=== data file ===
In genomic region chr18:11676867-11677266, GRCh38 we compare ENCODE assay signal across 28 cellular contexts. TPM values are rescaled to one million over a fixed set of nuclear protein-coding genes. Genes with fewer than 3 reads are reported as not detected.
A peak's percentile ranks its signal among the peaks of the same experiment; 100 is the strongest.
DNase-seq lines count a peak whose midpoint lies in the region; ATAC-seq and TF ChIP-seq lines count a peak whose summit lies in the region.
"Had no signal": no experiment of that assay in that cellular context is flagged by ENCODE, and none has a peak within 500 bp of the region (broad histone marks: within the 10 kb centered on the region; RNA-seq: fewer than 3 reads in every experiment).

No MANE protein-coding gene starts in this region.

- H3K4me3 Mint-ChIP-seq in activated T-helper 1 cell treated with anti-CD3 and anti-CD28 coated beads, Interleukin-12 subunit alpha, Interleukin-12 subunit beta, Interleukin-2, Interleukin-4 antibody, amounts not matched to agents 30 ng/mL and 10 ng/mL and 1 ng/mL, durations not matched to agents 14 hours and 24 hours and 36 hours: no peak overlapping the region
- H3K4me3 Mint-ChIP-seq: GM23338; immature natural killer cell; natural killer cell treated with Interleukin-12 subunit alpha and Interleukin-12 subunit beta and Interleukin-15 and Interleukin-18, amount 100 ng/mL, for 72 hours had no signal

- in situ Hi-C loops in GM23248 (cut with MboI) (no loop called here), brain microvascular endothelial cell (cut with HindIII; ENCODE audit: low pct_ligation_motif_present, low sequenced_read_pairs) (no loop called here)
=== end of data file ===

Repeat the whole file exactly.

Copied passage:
In genomic region chr18:11676867-11677266, GRCh38 we compare ENCODE assay signal across 28 cellular contexts. TPM values are rescaled to one million over a fixed set of nuclear protein-coding genes. Genes with fewer than 3 reads are reported as not detected.
A peak's percentile ranks its signal among the peaks of the same experiment; 100 is the strongest.
DNase-seq lines count a peak whose midpoint lies in the region; ATAC-seq and TF ChIP-seq lines count a peak whose summit lies in the region.
"Had no signal": no experiment of that assay in that cellular context is flagged by ENCODE, and none has a peak within 500 bp of the region (broad histone marks: within the 10 kb centered on the region; RNA-seq: fewer than 3 reads in every experiment).

No MANE protein-coding gene starts in this region.

- H3K4me3 Mint-ChIP-seq in activated T-helper 1 cell treated with anti-CD3 and anti-CD28 coated beads, Interleukin-12 subunit alpha, Interleukin-12 subunit beta, Interleukin-2, Interleukin-4 antibody, amounts not matched to agents 30 ng/mL and 10 ng/mL and 1 ng/mL, durations not matched to agents 14 hours and 24 hours and 36 hours: no peak overlapping the region
- H3K4me3 Mint-ChIP-seq: GM23338; immature natural killer cell; natural killer cell treated with Interleukin-12 subunit alpha and Interleukin-12 subunit beta and Interleukin-15 and Interleukin-18, amount 100 ng/mL, for 72 hours had no signal

- in situ Hi-C loops in GM23248 (cut with MboI) (no loop called here), brain microvascular endothelial cell (cut with HindIII; ENCODE audit: low pct_ligation_motif_present, low sequenced_read_pairs) (no loop called here)